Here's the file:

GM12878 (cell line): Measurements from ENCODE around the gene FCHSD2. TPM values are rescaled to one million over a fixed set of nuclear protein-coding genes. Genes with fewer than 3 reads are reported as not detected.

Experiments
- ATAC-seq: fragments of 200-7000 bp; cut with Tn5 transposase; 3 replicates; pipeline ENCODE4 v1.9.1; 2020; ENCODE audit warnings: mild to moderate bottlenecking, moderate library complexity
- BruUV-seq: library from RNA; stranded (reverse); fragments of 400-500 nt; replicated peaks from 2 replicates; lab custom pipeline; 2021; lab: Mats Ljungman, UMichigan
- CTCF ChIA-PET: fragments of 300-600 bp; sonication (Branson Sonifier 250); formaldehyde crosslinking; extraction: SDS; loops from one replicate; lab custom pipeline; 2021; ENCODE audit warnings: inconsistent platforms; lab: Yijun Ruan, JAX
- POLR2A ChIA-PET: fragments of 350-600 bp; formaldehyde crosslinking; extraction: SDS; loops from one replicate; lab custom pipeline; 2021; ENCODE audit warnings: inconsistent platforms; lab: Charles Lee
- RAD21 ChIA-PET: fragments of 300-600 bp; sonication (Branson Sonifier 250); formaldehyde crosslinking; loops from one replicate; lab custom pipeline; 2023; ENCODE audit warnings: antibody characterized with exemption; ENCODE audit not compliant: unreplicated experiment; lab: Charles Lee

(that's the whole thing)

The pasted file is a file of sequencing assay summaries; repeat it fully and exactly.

GM12878 (cell line): Measurements from ENCODE around the gene FCHSD2. TPM values are rescaled to one million over a fixed set of nuclear protein-coding genes. Genes with fewer than 3 reads are reported as not detected.

Experiments
- ATAC-seq: fragments of 200-7000 bp; cut with Tn5 transposase; 3 replicates; pipeline ENCODE4 v1.9.1; 2020; ENCODE audit warnings: mild to moderate bottlenecking, moderate library complexity
- BruUV-seq: library from RNA; stranded (reverse); fragments of 400-500 nt; replicated peaks from 2 replicates; lab custom pipeline; 2021; lab: Mats Ljungman, UMichigan
- CTCF ChIA-PET: fragments of 300-600 bp; sonication (Branson Sonifier 250); formaldehyde crosslinking; extraction: SDS; loops from one replicate; lab custom pipeline; 2021; ENCODE audit warnings: inconsistent platforms; lab: Yijun Ruan, JAX
- POLR2A ChIA-PET: fragments of 350-600 bp; formaldehyde crosslinking; extraction: SDS; loops from one replicate; lab custom pipeline; 2021; ENCODE audit warnings: inconsistent platforms; lab: Charles Lee
- RAD21 ChIA-PET: fragments of 300-600 bp; sonication (Branson Sonifier 250); formaldehyde crosslinking; loops from one replicate; lab custom pipeline; 2023; ENCODE audit warnings: antibody characterized with exemption; ENCODE audit not compliant: unreplicated experiment; lab: Charles Lee